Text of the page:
# Guards and Pattern Matching

### Guards and pattern matching

While we learned a little about pattern matching earlier, its key use is with functions. For instance, let’s say we want to write a function that checks to see if a number is zero or not.

We *always* will return `true`

when the number passed in through a function is 0, so we can write our function like so:

```
defmodule Math do
def zero?(0) do
true
end
end
```

Alternatively, more succinctly, we can write this function in the list format to make it smaller:

```
defmodule Math do
def zero?(0), do: true
end
```

If we run this function in our REPL, we’ll see that we can call the `Math.zero?(0)`

without errors. However, if we run this with any other number, it will fail.

The issue is that Elixir cannot find a function to run that matches the case where the argument is non-zero. We can write this function by defining a catch-all case:

```
defmodule Math do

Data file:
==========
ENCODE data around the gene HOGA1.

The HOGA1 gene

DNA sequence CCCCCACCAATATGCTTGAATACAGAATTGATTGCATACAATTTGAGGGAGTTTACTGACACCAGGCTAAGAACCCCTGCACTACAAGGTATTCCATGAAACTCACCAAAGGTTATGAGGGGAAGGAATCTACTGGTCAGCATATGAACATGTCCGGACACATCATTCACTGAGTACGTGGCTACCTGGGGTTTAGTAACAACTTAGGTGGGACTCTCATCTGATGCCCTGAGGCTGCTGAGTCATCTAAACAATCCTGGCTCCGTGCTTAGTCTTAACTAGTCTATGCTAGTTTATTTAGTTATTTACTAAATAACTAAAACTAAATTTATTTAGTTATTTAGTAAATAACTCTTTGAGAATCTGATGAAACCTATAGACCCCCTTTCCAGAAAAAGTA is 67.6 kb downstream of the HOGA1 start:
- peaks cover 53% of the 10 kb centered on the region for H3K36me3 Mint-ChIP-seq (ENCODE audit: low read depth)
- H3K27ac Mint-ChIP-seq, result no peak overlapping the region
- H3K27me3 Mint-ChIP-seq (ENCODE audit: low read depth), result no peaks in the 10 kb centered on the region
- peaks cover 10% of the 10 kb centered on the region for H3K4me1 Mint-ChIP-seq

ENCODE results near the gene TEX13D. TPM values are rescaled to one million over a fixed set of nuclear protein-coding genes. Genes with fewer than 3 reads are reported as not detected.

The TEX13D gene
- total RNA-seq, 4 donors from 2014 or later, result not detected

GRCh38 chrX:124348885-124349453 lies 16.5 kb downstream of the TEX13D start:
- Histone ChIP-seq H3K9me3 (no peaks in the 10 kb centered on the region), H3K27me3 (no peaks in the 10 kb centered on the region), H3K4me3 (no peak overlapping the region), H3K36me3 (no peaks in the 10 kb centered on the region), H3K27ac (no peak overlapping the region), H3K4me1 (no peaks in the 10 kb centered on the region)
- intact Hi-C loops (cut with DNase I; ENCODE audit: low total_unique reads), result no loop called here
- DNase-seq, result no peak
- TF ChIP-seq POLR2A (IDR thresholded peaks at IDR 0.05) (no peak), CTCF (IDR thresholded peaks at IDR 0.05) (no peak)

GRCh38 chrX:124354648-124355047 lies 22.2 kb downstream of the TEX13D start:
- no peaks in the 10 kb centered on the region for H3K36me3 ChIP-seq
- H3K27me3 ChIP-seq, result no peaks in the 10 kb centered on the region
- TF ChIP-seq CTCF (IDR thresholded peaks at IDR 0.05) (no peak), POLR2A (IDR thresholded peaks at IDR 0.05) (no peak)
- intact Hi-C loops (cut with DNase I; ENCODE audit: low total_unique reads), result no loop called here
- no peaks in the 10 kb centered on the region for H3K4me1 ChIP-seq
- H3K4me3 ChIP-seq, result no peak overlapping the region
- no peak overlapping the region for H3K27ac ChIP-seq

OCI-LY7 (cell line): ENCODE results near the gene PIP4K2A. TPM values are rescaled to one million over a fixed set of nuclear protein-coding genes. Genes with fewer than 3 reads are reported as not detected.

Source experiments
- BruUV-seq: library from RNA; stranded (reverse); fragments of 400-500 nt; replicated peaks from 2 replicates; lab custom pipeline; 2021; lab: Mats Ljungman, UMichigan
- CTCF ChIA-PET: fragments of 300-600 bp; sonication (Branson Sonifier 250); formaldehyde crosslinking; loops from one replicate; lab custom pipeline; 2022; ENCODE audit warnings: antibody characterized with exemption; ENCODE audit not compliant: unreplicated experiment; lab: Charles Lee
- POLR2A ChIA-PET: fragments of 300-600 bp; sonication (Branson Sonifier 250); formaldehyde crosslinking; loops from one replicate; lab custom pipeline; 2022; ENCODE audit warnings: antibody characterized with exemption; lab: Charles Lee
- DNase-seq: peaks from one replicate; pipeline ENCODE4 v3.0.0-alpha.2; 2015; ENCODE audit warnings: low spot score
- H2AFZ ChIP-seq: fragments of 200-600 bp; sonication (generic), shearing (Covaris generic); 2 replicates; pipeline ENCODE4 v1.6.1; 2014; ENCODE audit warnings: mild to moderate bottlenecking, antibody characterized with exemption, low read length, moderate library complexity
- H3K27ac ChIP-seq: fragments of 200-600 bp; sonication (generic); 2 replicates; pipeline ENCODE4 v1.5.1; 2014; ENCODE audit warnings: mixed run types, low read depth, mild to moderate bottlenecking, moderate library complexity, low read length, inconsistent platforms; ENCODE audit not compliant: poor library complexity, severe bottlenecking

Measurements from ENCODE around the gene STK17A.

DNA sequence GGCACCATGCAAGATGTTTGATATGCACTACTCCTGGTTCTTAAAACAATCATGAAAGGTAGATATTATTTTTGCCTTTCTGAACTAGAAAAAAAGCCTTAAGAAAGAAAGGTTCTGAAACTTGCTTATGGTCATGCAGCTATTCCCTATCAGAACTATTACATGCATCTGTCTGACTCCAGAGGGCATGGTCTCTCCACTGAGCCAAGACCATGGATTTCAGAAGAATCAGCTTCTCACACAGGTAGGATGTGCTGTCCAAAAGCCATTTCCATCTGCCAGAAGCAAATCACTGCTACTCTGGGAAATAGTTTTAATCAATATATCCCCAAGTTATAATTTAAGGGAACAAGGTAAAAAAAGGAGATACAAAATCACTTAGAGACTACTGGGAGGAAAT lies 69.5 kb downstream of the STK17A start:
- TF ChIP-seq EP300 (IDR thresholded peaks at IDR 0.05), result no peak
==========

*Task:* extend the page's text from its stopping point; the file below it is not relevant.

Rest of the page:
def zero?(0), do: true
def zero?(_) do
false
end
# or, the one line version
# def zero?(_), do: false
end
```

Now if we run the function in our REPL with either 0 or a non-zero number, we can see it does not fail, but instead returns a boolean value of `false`

.

What happens if our requirements change and we want to *also* say that the string `"zero"`

is equal to zero? We might have to change our function to be more complex, right?

Not necessarily, we can use the concept of *guards* to add additional functionality to the pattern matching provided. A *guard* comes right after the function definition. For instance, to implement our previous function with a guard to match if the argument is a string of `"zero"`

, we can add the guard like so:

```
defmodule Math do
def zero?(0), do: true
def zero?(x) when x == "zero" do
true
end
def zero?(_), do: false
end
```

Running this in IEx and we’ll see that we get `true`

when we pass in the string of `"zero"`

.

```
iex(2)> Math.zero? "zero"
true
```

#### Next step:

Go on to Recursion.

#### Or:

Go back to Modules.